The pattern is always the same. A boy identified as a “loner” shows up one day at a secondary school armed with guns or knives or bombs and begins his assault on friends, enemies, teachers or school administrators. Children cower in corners, jump out of windows or flee as fast as they can away from the scene of fury unleashed by the boy. In the town of Ansbach in Germany, a boy arrived at the Gymnasium Carolinum, a fairly well respected institution, and began hurling petrol bombs, slashing children with knives and an axe.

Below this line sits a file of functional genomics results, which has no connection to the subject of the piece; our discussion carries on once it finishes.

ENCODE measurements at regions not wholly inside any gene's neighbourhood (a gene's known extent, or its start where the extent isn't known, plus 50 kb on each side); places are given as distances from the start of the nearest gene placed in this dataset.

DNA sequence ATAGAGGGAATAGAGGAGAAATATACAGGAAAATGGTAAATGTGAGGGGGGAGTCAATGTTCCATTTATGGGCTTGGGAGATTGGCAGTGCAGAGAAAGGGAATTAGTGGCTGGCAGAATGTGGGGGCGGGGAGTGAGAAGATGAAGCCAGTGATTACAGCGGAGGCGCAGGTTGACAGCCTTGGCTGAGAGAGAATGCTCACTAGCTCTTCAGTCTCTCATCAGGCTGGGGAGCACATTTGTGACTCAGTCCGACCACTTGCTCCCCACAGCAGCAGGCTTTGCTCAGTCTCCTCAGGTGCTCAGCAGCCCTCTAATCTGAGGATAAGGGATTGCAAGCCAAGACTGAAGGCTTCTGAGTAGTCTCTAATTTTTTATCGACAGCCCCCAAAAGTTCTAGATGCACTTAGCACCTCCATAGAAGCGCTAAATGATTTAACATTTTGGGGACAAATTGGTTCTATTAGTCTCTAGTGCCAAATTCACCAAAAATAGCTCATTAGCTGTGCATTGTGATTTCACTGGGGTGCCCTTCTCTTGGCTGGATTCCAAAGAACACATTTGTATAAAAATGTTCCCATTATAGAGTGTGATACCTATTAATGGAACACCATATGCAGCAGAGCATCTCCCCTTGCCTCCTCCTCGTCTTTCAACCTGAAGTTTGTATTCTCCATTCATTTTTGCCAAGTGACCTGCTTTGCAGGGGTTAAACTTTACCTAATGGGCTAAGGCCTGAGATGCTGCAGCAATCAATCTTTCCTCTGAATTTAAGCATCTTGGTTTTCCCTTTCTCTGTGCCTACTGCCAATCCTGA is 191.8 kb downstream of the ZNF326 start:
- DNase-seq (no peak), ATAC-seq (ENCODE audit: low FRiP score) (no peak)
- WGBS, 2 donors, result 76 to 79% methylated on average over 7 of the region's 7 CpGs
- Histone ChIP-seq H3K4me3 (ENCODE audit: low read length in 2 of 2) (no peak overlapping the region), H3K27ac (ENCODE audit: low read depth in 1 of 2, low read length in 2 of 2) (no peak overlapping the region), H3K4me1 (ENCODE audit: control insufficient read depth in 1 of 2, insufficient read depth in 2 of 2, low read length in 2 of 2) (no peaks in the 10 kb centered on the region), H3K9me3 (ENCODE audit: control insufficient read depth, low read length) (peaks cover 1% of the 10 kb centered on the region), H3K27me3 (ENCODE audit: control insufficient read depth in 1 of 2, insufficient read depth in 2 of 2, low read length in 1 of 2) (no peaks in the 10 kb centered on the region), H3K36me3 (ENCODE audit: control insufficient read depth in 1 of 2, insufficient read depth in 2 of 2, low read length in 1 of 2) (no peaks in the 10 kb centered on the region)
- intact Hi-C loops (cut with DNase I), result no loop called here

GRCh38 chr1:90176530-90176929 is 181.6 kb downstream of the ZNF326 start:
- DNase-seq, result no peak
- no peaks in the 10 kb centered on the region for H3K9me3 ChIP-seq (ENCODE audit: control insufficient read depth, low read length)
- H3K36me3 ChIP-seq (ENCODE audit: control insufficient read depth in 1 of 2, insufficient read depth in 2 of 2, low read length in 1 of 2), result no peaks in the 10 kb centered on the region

Fortunately, within a few minutes police arrived at the scene and urged the boy to surrender. As usual, the boy refused and displayed his anger at himself and the world by welcoming being killed. The police fired machine guns and the boy fell to the ground with at least five bullets in him.
In virtually all such cases the massacre of children begins in a small town at a fairly well respected high school. Why is it such shootings rarely occur in urban schools?